During the opening night “Taste of Rosemont” reception, high school students from local FIRST Robotics programs demonstrated the robots they built, which use technology that is applicable for assembly. FIRST—For Inspiration and Recognition of Science and Technology—is an international high school program that gives students real-world engineering experience.
Keynote Discusses Future of Manufacturing
Digital manufacturing. The smart factory. Industry 4.0. For some manufacturers, these are merely the latest buzzwords—a lot of talk, but not much substance.
That is not the case at Ford Motor Co. The automaker has been building intelligent and connected manufacturing processes for the past several years. Now, advances in computing power, affordable automation and process sensing are enabling the company push even further, leveraging state-of-the-art production tools and processes to build the vehicles of tomorrow.
Ford has invested significantly in creating an advanced manufacturing organization, co-locating thought leaders from across the company into a new Advanced Manufacturing Center, which opened in December 2018. The center’s goal is to drive standard and scalable technologies into Ford’s products and plants to ensure that the company remains a leader in manufacturing efficiency.
Located in Redford, MI, the $45 million, 100,000-square-foot Advanced Manufacturing Center is packed with cutting-edge technologies, including drones, exoskeletons, mobile robots and vision systems. Engineers are also exploring new ways to deploy additive manufacturing, augmented reality and collaborative robots on the factory floor.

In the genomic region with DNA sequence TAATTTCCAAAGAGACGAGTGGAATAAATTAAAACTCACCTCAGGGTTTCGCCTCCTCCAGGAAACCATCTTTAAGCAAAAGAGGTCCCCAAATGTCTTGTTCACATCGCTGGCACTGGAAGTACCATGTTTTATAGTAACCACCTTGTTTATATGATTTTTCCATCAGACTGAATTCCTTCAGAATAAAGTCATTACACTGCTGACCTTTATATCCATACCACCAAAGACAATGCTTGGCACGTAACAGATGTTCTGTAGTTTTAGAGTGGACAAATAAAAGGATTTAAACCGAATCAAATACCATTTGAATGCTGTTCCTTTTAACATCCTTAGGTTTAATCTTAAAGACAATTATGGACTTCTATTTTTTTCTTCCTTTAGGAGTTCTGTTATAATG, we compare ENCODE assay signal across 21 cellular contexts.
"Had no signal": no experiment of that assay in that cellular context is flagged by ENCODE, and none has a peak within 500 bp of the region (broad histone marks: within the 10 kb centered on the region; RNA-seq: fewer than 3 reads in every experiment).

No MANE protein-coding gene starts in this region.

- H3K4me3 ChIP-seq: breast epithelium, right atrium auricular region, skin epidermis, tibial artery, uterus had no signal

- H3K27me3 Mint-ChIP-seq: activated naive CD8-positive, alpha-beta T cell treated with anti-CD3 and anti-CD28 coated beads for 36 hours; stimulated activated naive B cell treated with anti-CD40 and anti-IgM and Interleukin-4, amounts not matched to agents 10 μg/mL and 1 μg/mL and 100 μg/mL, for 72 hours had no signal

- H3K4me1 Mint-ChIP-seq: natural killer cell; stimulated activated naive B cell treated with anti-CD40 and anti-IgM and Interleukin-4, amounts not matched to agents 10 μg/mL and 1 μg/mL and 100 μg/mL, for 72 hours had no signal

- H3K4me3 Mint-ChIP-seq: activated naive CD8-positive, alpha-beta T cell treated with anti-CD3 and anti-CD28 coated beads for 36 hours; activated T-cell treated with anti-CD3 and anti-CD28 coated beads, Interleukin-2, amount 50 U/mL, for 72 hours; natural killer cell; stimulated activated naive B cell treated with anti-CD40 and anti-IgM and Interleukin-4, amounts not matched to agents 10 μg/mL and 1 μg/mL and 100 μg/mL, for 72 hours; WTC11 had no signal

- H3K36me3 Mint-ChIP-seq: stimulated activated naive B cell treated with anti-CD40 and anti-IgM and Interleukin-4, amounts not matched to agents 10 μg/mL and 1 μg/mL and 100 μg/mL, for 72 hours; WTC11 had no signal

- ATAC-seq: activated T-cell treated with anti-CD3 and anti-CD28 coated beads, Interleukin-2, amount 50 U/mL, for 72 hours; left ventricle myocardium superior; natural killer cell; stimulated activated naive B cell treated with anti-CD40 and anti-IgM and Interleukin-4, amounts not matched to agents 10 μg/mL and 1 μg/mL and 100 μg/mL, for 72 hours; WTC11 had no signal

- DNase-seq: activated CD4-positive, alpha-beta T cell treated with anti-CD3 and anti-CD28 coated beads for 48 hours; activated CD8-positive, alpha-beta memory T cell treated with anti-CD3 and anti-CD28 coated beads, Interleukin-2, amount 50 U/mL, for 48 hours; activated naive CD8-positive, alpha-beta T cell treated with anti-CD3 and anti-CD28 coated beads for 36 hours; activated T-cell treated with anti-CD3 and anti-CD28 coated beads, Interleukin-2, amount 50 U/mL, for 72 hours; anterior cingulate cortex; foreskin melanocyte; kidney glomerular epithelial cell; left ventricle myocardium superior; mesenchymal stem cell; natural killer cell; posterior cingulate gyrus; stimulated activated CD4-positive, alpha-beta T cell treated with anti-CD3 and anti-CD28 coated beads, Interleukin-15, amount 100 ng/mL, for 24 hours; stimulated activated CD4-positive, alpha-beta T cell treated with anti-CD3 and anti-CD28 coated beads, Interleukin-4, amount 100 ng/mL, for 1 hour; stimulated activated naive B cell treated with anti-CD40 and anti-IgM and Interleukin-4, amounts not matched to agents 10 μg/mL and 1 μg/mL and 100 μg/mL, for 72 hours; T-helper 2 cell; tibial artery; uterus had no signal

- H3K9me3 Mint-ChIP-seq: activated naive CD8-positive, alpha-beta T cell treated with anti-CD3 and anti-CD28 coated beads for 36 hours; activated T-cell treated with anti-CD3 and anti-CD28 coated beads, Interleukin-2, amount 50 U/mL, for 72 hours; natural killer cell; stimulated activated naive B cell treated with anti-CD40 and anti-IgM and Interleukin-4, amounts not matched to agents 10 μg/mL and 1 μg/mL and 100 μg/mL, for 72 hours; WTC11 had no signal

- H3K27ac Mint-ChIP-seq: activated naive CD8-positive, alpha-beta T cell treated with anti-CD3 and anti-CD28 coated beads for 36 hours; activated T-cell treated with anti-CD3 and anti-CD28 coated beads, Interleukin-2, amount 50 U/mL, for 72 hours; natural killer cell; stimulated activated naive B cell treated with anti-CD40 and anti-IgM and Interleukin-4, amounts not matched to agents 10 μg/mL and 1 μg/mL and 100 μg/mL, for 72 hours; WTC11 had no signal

Michael Mikula, chief engineer for advanced manufacturing at Ford, oversees the center and delivered a thought-provoking keynote address to a standing room only crowd of 315 people. Mikula discussed how Ford is developing connected and intelligent manufacturing processes.
“Fundamentally, our priorities haven’t changed,” said Mikula, who began his career at Ford in 1994 as a tooling and process engineer in the casting division of the company’s power train operations, supporting foundries in Cleveland and Windsor, Ontario. “We still organize ourselves around the following priorities: safety, quality, delivery, cost, people, maintenance and environment. We have some 80 plants globally, thousands of workers, and when we originally talked about digitizing our manufacturing operations and moving toward Industry 4.0, there was a perception that we would abandon these priorities.
“Nothing could be further from the truth. Everything we are doing in leveraging Industry 4.0 is based on those priorities.”